This is My Future

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Status: Finished  |  Genre: Young Adult  |  House: Booksie Classic

This is the first chapter about a boy named Benjerman who has moved to Louisiana and is worried about everything because he is no longer the cool, popular kid. When he goes to the park his mind changes about making friends. (Summary of Chapter 1)

Chapter 1 (v.1) - This is My Future

Submitted: October 20, 2012

Reads: 195

Comments: 1

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Submitted: October 20, 2012



I never would have guessed I would be in this position right now. As life goes on, here I am, standing in a wide room, a suitcase held tightly in my hand like it’s the last thing I owned. The room had a single window but the sun’s rays couldn’t shine in with the thick, wooly curtains in the way. The walls were a dull green, signifying that whoever painted it forgot a couple layers. An old rustic bed was in one corner, oddly positioned right next to petite closet. At that particular moment, I was very determined to make sure  my bed would not look so out of place, or at least it wouldn’t be near the closet.

I sighed at the sound of my mother’s heels clanking down the wood floor hallway. I simply rotated around at the moment she burst open the door, marched right in, and thrust her hands out for a big hung.

“Oh, isn’t it great, Benny!” She slapped on an exaggerated, cheery smile as I shoved her from her death grip.

“I told you. I’m Benjerman! Not Benny, Benny’s a nine year old and I’m almost fifteen,” I scuffed. In my private brain I thought about how I was going to get bullied if my nickname Benny got out. Of course, I could never confront mom about things like that. She never listens.

“Ah, don’t be that way. We just moved. Put a smile on your face. Look at this wide room,” she said and began walking around like it was Hollywood. Hollywood had some nice houses. Unlike Louisiana’s poor painted houses and oddly cheery people. I liked when everyone minded their own business. Here, you can’t go anywhere without people asking you questions like a kidnapper asking his victim information to prepare his ransom.

“Dinner’s at five and don’t you be laggin’ mister,” My mother said, poorly imitating the Southern accent she wanted to learn,” Only punctual people in this family.” She then strutted out the door. I lifted my arm and glanced at my watch. 3:30 it said.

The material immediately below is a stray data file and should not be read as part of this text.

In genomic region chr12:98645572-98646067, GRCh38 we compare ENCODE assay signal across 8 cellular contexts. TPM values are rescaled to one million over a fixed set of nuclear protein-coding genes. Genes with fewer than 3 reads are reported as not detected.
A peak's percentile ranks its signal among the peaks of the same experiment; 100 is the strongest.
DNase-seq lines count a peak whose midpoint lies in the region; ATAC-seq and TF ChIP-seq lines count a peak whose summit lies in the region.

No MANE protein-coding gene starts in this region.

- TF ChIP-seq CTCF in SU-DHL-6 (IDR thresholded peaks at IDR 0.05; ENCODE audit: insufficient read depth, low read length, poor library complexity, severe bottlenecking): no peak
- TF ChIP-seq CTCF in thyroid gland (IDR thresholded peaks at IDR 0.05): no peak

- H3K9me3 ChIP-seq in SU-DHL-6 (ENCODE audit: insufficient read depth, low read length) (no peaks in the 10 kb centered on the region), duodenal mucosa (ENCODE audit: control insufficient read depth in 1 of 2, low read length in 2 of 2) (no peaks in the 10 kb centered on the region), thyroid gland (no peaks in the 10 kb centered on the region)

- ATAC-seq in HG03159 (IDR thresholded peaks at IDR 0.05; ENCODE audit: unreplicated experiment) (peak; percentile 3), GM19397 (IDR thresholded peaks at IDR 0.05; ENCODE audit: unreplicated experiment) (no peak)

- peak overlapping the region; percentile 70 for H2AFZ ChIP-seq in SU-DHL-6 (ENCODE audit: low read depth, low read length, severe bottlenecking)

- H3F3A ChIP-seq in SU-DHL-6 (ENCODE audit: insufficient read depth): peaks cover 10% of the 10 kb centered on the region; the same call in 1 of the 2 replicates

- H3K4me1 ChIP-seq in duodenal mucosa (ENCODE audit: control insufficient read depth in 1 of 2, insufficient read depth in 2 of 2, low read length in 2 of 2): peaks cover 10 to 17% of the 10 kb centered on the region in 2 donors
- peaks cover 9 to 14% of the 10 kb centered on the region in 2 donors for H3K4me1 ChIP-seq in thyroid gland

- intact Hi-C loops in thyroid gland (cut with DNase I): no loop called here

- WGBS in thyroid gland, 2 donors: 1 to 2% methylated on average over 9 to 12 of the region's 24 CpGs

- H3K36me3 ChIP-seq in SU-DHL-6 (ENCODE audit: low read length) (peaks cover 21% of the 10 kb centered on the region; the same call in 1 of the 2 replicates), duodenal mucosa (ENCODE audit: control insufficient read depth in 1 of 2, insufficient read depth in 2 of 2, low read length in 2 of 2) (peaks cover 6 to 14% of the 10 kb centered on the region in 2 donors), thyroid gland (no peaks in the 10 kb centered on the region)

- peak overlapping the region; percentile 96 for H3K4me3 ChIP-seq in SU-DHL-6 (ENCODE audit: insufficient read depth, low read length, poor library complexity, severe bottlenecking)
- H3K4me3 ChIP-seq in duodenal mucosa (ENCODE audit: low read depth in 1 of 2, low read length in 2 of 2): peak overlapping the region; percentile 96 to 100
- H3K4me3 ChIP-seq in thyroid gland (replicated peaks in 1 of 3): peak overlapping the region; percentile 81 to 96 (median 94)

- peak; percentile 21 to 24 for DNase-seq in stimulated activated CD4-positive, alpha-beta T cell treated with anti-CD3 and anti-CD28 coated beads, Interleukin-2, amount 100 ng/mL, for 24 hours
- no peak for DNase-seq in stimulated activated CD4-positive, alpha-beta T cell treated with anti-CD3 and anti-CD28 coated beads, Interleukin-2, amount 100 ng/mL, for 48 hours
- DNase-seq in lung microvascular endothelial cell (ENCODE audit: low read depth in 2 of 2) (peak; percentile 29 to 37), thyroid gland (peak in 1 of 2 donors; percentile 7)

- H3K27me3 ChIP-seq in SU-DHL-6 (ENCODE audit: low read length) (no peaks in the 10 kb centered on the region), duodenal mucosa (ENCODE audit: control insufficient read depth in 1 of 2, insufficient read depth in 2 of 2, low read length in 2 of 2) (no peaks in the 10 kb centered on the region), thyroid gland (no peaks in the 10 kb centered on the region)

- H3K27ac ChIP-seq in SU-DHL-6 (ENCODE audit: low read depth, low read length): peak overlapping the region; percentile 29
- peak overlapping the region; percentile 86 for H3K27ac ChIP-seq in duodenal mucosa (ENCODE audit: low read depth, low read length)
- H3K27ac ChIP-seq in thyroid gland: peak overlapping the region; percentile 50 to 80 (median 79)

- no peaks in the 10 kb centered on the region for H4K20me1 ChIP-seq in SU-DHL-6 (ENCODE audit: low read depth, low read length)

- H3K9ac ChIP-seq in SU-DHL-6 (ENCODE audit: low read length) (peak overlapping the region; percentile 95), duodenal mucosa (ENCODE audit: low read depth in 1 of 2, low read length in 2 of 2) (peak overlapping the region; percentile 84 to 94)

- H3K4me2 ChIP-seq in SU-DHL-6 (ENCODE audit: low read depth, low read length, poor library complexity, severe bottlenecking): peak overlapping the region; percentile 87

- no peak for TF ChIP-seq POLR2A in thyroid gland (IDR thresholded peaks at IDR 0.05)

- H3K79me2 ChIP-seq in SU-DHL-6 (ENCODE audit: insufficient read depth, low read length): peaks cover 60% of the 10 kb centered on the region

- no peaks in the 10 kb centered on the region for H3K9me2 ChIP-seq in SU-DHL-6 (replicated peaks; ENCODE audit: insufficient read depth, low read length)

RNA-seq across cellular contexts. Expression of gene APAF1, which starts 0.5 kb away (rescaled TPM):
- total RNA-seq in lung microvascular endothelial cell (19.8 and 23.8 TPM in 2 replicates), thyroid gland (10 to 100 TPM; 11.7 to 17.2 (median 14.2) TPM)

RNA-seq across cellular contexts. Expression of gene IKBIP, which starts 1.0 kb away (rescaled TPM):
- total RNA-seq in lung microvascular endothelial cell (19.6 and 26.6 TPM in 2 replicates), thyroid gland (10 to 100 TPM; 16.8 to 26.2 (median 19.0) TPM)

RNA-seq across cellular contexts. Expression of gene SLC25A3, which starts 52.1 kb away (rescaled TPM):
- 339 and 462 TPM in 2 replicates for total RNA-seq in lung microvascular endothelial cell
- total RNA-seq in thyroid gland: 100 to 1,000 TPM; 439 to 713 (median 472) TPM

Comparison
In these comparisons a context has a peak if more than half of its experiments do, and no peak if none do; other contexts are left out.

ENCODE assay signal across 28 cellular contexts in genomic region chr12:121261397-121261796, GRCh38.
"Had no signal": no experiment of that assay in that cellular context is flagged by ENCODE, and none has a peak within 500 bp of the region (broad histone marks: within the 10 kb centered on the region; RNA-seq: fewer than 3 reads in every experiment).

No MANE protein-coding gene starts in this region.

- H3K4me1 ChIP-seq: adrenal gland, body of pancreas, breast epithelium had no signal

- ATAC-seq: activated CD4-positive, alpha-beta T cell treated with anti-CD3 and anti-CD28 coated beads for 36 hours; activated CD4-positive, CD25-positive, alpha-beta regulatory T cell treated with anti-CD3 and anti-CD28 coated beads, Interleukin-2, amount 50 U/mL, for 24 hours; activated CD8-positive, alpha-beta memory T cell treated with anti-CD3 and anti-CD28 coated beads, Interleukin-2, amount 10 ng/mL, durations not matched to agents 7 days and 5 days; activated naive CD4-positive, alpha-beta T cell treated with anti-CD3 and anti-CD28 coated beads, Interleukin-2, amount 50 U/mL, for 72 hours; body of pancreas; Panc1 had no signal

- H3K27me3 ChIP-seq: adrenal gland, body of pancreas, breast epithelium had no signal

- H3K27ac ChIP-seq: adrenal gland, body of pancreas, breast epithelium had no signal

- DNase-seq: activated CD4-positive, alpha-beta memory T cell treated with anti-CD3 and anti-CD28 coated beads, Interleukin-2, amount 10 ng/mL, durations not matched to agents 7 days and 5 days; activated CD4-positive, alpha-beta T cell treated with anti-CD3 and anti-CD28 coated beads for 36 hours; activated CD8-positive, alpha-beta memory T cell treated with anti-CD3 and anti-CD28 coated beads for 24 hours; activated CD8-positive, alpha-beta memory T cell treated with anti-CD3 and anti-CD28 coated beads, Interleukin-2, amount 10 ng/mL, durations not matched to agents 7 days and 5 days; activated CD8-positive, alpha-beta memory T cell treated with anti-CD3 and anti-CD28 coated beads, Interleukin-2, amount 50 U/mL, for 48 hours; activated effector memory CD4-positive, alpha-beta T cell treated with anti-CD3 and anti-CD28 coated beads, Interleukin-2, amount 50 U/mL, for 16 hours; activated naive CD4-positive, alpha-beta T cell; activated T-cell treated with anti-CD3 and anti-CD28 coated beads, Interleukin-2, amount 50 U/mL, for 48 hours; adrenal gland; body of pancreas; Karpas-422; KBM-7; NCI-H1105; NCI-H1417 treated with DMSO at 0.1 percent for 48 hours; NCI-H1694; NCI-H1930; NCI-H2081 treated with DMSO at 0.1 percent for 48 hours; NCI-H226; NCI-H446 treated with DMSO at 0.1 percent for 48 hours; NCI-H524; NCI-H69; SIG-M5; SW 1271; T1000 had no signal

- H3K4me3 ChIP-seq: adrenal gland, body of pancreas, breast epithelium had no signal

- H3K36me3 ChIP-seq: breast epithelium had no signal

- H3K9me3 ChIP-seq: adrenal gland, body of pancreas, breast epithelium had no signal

“Great,” I mumbled. What did she expect me to do? Play basketball with the neighborhood boys? I sighed once again and realized what a nutcase I was. We were going out to eat tonight. She wanted me to go out and make friends. Knowing my mother we weren’t going to leave until I went out and made a friend. I hobbled down the stairs and into the kitchen to grab my baseball cap.

“You goin’ out? Gonna go make some friends?” she inquired, thinking that the Southern accent was taking off G’s and shortening sentences.

I rolled my eyes.”I’m going out alright. The friend thing might be hard.” She laughed like I was kidding. Haha, it’s so funny.
At that moment, I could’ve made a break to the local ice cream shop. I mean, my mom wasn’t with me and that means treats before dinner. I had my wallet, and to be honest, that was my plan and here I am walking ever so causally to the local park’s basketball court. As it rolled into sight, I noticed two boys playing one on one. There was a tall, skinny one, an ideal basketball player. The other one was a little bit more built but he was average if not below normal height, suggesting he might not be so great.

Oddly, he was dominating the court. He could dribble fast and maneuver to avoid his opponent. He could shoot over the taller boy’s long arms and broad hands. The taller one wasn’t a failure, though. When he got the ball it was like watching the shorter boy. The only difference is he didn’t get the ball all that often.

What the heck, I thought, I might as well try to play with them. I had played for my other school and we were a bigger, tougher district. I just hoped they’d let me play. I took my limited chances and walked over there, praying I didn’t look like some nerd.

When I reached the weeded side line the ball was knocked straight out of the shorter one’s hands. It bounced to me and thankfully I caught.

“Here,” I simply said as I tossed them their ball. Good, I thought, that’s a good beginning. The taller one caught it and slung it in between his arms. The shorter one lined up side to side with him.

“Thanks,” the taller one blankly said in his Southern accent,”Haven’t seen you around.” I was a little nervous at the way he emphasized “you.”

“I just moved here from California,” I said cooly,” I’m in the house down the block.”

I could’ve slapped myself right there or kicked myself in the rear. Why in the world would I tell them where I live. I hoped I didn’t sound or look like an idiot.

“You play?” the taller one asked as he rotated the ball on his finger.

“Yep, and I’m pretty darn good,” I said, acting all great.

“Ha! You here that, Jam? He thinks he’s better than us,” the taller one laughed, obviously directing his sentence to the short one. Jam? Or whatever his name was just glared back at me, emotionless.”You’re on! The name’s George. This is my pal, Jam. Short for Jammeul. Yourself?”

“I’m Benjerman but you can call me Ben,” I held out my hand and George and I shook. Maybe this wouldn’t be so hard after all.

“Let’s play,” George grinned and he started to dribble down the court.


(image not mine)

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